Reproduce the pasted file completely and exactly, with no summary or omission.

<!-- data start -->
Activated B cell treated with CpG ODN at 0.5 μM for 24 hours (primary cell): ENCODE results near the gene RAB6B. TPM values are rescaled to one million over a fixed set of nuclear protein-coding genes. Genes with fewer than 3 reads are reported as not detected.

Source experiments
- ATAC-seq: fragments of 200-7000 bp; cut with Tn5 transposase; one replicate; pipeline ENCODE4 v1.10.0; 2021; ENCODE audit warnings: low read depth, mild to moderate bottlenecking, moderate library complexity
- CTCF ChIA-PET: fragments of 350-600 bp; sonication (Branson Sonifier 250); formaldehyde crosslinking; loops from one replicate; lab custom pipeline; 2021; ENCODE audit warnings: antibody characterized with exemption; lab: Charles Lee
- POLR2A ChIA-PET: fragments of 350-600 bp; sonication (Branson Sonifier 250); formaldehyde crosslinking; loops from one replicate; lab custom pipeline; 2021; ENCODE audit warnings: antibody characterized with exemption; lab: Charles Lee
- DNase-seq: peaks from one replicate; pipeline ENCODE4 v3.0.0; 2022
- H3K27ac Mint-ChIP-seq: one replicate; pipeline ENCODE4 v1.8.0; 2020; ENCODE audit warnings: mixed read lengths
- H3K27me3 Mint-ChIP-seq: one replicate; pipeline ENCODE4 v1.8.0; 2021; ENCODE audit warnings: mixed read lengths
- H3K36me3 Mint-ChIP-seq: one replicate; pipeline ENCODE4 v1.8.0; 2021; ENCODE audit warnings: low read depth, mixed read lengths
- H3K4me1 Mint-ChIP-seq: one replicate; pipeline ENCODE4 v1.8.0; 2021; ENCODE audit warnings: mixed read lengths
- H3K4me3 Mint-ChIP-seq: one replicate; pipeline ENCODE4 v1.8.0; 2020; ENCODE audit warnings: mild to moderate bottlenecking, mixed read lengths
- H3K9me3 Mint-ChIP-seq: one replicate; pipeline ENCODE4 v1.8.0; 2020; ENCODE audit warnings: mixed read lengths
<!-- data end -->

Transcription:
Activated B cell treated with CpG ODN at 0.5 μM for 24 hours (primary cell): ENCODE results near the gene RAB6B. TPM values are rescaled to one million over a fixed set of nuclear protein-coding genes. Genes with fewer than 3 reads are reported as not detected.

Source experiments
- ATAC-seq: fragments of 200-7000 bp; cut with Tn5 transposase; one replicate; pipeline ENCODE4 v1.10.0; 2021; ENCODE audit warnings: low read depth, mild to moderate bottlenecking, moderate library complexity
- CTCF ChIA-PET: fragments of 350-600 bp; sonication (Branson Sonifier 250); formaldehyde crosslinking; loops from one replicate; lab custom pipeline; 2021; ENCODE audit warnings: antibody characterized with exemption; lab: Charles Lee
- POLR2A ChIA-PET: fragments of 350-600 bp; sonication (Branson Sonifier 250); formaldehyde crosslinking; loops from one replicate; lab custom pipeline; 2021; ENCODE audit warnings: antibody characterized with exemption; lab: Charles Lee
- DNase-seq: peaks from one replicate; pipeline ENCODE4 v3.0.0; 2022
- H3K27ac Mint-ChIP-seq: one replicate; pipeline ENCODE4 v1.8.0; 2020; ENCODE audit warnings: mixed read lengths
- H3K27me3 Mint-ChIP-seq: one replicate; pipeline ENCODE4 v1.8.0; 2021; ENCODE audit warnings: mixed read lengths
- H3K36me3 Mint-ChIP-seq: one replicate; pipeline ENCODE4 v1.8.0; 2021; ENCODE audit warnings: low read depth, mixed read lengths
- H3K4me1 Mint-ChIP-seq: one replicate; pipeline ENCODE4 v1.8.0; 2021; ENCODE audit warnings: mixed read lengths
- H3K4me3 Mint-ChIP-seq: one replicate; pipeline ENCODE4 v1.8.0; 2020; ENCODE audit warnings: mild to moderate bottlenecking, mixed read lengths
- H3K9me3 Mint-ChIP-seq: one replicate; pipeline ENCODE4 v1.8.0; 2020; ENCODE audit warnings: mixed read lengths